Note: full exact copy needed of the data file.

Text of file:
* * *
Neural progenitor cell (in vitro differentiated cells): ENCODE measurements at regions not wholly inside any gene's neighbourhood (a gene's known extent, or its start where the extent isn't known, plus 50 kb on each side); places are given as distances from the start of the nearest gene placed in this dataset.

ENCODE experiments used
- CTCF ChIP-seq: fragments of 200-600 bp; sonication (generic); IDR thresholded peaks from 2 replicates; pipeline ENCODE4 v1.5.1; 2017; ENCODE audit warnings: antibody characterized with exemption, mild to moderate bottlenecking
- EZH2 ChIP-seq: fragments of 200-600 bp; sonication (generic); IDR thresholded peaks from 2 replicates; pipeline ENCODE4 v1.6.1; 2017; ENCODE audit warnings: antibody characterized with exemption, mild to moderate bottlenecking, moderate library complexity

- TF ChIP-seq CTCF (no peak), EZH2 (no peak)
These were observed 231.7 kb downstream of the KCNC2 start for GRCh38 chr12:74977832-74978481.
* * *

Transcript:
Neural progenitor cell (in vitro differentiated cells): ENCODE measurements at regions not wholly inside any gene's neighbourhood (a gene's known extent, or its start where the extent isn't known, plus 50 kb on each side); places are given as distances from the start of the nearest gene placed in this dataset.

ENCODE experiments used
- CTCF ChIP-seq: fragments of 200-600 bp; sonication (generic); IDR thresholded peaks from 2 replicates; pipeline ENCODE4 v1.5.1; 2017; ENCODE audit warnings: antibody characterized with exemption, mild to moderate bottlenecking
- EZH2 ChIP-seq: fragments of 200-600 bp; sonication (generic); IDR thresholded peaks from 2 replicates; pipeline ENCODE4 v1.6.1; 2017; ENCODE audit warnings: antibody characterized with exemption, mild to moderate bottlenecking, moderate library complexity

- TF ChIP-seq CTCF (no peak), EZH2 (no peak)
These were observed 231.7 kb downstream of the KCNC2 start for GRCh38 chr12:74977832-74978481.